Oakland Mills High unites in support of ill alumna

She lost her hands, feet after getting meningitis

May 23, 2002|By Tanika White | Tanika White,SUN STAFF

When she was going to school in Howard County, Rayna DuBose loved playing basketball, being around people and having a good time.

So how better to get her friends, family and neighbors together in her honor than to hold a barbecue, basketball game and shoot-out contest in the Columbia community she still calls home: Oakland Mills.

That's what members of the Oakland Mills High School community thought when they imagined the perfect fund-raiser for the 2001 graduate and former star basketball player who went to Virginia Tech last fall on the high tide of a promising future but was hit hard by unexpected tragedy.

DuBose's parents recently told friends that the 18-year-old has been recovering in a Virginia hospital after complications from meningococcal meningitis led to gangrene and amputation of her hands and feet.

"It's unfair," said Marcus Lewis, DuBose's basketball coach her last two years at Oakland Mills. "She was probably the best player to play the game in Oakland Mills as a female."

"They say now they're just taking baby steps with her progress," said Maxine Beale, an academic mentor at Oakland Mills who is organizing much of the fund-raising effort to help DuBose and her parents.

Friends, neighbors and former schoolmates, teachers and coaches are hoping to raise $25,000 to assist the family with medical bills and living expenses.

Private donations have been trickling in. Oakland Mills students have had collections during lunch periods. About $800 was collected at a May 9 track meet. A little more than $900 was collected at a meet Saturday.

Some seniors have sent out requests in their commencement announcements that donations -- instead of graduation gifts -- be sent on DuBose's behalf.

"That is very powerful to us, that kids would even do that," Beale said. "People are just trying to do anything we can to help the family."

But people who really know DuBose, and her fun-loving, outgoing spirit, wanted to do more -- something big and fun and physical, where there'd be lots of people and lots to do -- the way DuBose would like it.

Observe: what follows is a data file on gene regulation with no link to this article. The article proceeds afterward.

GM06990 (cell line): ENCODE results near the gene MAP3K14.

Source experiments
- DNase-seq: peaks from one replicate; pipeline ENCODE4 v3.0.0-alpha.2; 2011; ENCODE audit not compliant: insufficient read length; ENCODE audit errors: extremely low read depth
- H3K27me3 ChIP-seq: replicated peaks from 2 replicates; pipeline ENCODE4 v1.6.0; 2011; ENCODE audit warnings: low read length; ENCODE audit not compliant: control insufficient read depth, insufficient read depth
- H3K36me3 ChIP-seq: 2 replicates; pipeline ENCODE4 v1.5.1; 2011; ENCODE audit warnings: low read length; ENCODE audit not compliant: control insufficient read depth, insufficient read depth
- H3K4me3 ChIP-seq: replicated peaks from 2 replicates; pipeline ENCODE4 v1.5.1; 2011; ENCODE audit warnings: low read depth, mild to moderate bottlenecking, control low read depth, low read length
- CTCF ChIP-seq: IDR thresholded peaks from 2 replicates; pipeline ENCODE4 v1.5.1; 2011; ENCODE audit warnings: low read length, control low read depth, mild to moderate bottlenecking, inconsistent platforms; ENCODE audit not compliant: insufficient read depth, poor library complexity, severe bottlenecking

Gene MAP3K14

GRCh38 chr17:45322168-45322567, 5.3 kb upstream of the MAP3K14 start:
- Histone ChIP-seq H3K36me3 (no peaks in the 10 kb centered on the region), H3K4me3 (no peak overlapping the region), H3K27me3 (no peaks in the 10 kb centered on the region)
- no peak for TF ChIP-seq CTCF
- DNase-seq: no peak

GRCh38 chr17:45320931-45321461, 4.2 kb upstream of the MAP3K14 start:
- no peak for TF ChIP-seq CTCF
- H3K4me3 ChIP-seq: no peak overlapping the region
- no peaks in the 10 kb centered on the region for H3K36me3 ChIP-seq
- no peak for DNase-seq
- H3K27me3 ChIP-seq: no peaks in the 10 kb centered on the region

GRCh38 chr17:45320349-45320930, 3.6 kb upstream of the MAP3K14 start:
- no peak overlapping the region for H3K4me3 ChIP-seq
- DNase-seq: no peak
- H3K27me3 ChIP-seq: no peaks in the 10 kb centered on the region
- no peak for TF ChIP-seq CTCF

So they've organized a charity function, to be held June 11 at Oakland Mills, that will resemble a mini county fair. In addition to a walk-a-thon, baseball game, shoot-out competition and possible slam-dunk contest, friends of DuBose persuaded the staff at one of Baltimore's hottest hip-hop stations, WERQ-FM, to come and play former and current Oakland Mills athletes in a high-stakes basketball game.

Owen Brown middle school pupils will sell cotton candy, and agencies will set up information booths on meningitis and other heath-related topics, Beale said.

They are looking for sponsors for food and other donations to offset their costs so that more of the proceeds can go to DuBose.

"The education piece is going to be, of course, free, because we're trying to get information out about meningitis," Beale said.

No one seems sure how DuBose contracted meningitis -- the bacterial infection last month that led to the inflammation of fluids surrounding her brain and spinal cord.

And those who know her are trying to make sense of the shock that after recovering for nearly a month in bed, circulatory problems led to gangrene -- and then the amputations.

So with few answers, the Oakland Mills community is going to root hard for DuBose, the same way it did when she was leading them to state championships four years ago.

"Rayna just has this special quality where people just gravitate toward her," Lewis said.

"Some people have that quality, and she's one of them. She gave a lot of her time to other people ... and I guess you're seeing the outcome of that."

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